$70.8-Million Conversion Contract Awarded AMSHIP

A $70.8-million contract for the conversion of four Moore McCormack Lines, Inc., general cargo ships into self-sustaining cargo/ container vessels has been approved by the U.S. Maritime Administration.

The reconstruction work, to be financed in part under the Mar Ad construction-differential subsidy (CDS) program, will be done by The American Ship Building Co.

at Tampa, Fla., and Lorain, Ohio.

The C-4, Constellation-class ships are the Mormaclynx, Mormaccargo, Mormacvega, and Mormacrigel.

They were built at Ingalls Shipbuilding Corp., Pascagoula, Miss., and delivered in 1964-65. Each presently is 550- feet 9 inches long and has a cargo- carrying capacity of 12,666 dwt, including 200 twenty-foot equivalent unit (TEU) containers.

The conversion calls for insertion of 115-foot midbodies and the installation of three 40-ton cranes in each vessel. This will increase their overall length to 665 feet 9 inches, dwt to 15,726, and their container capacity to 628 TEUs.

American Ship Building's negotiated fixed price for the reconstruction of each ship is $17,477,- 995, the amount eligible for subsidy consideration. The CDS portion approved for each is $7,527,- 995, or 43.07 percent of the total.

This represents the difference between the fixed price and the estimated foreign cost of $9.95 million for each vessel. In a final order and opinion recently, the Maritime Subsidy Board approved Japan as the fair and representative foreign shipbuilding center.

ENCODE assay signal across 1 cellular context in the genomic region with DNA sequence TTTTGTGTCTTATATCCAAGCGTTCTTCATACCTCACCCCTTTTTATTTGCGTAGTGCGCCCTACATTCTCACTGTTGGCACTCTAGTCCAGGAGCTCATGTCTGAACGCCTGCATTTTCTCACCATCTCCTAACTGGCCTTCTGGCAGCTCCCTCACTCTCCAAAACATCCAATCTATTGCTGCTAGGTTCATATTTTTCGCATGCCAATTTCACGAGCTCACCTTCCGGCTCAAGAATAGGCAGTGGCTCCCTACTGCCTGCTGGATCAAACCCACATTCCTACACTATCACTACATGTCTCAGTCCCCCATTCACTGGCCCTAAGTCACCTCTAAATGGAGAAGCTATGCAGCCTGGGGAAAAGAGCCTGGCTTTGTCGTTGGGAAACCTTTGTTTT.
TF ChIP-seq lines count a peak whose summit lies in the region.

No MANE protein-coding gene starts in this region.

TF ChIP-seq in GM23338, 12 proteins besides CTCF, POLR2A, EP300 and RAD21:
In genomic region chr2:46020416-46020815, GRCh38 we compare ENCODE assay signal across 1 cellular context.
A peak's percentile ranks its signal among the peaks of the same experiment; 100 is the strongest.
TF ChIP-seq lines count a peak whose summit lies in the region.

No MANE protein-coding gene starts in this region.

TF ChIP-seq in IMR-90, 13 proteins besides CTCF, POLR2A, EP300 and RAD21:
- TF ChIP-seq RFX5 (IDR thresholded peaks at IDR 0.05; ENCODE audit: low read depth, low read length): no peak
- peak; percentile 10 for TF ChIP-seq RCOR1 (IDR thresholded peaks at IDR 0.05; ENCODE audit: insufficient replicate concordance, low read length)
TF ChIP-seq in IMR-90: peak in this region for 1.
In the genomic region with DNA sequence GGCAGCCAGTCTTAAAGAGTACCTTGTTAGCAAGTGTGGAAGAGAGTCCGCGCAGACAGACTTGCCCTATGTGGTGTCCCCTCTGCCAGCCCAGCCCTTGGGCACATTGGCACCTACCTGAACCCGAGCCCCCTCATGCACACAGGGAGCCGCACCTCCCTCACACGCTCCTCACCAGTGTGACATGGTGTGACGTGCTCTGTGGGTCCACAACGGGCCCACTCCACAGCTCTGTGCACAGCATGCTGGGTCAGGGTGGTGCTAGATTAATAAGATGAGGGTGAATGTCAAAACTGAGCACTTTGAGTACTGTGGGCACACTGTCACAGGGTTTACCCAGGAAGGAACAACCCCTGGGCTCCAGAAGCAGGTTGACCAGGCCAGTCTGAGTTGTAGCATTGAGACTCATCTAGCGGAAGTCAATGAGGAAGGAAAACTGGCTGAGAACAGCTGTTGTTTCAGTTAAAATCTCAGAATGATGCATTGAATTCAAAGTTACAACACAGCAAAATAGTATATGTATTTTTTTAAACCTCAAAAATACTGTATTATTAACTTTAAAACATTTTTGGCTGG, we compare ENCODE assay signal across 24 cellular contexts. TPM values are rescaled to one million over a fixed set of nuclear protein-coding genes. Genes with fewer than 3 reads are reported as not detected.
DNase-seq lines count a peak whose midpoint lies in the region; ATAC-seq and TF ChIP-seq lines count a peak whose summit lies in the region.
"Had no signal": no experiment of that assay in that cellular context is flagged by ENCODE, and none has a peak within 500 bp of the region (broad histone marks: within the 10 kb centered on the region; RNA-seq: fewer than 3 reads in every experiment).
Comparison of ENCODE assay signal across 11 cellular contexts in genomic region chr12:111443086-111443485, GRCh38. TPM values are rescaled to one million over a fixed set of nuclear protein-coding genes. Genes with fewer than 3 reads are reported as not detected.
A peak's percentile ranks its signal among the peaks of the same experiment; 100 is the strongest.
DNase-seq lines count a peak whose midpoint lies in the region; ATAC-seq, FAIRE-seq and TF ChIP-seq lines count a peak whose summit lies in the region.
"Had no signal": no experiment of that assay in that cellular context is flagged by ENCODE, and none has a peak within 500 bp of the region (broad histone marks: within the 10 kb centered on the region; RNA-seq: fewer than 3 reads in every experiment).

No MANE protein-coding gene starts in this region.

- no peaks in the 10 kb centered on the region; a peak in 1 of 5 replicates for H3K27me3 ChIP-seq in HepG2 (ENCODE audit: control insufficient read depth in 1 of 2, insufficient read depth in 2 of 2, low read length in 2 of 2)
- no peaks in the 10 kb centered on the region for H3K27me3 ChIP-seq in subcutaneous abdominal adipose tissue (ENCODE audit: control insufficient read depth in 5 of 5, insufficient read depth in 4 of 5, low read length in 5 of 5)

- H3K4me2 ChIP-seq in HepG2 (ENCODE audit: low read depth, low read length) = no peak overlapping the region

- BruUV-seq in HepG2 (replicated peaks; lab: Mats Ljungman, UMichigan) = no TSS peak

In addition to CDS, totaling some $30 million, the federal government will pay approximately $200,000 for each of the fourvessels for national defense features.

Moore McCormack, on its own account, will pay the shipyard some $2 million additionally for maintenance and repair items on the four ships.

The reconstructed vessels will be designated MA Design C6-S- 60c class ships.

Addition of the three 40-ton cranes on each will give them self-cargo handling capability, one of the national defense features approved by MarAd and the Department of the Navy. The rotating cranes, with an outreach of 25 feet, would enhance the vessels suitability for wartime use.

Another defense feature to be incorporated will provide for carrying two 20-foot containers in tandem where 40-foot containers are to be stowed. Both features will be put to commercial use by Moore McCormack and, for that reason, their cost will be jointly shared as subsidized items.

Maritime Reporter Magazine, page 8,  Aug 15, 1981

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Maritime Reporter

First published in 1881 Maritime Reporter is the world's largest audited circulation publication serving the global maritime industry.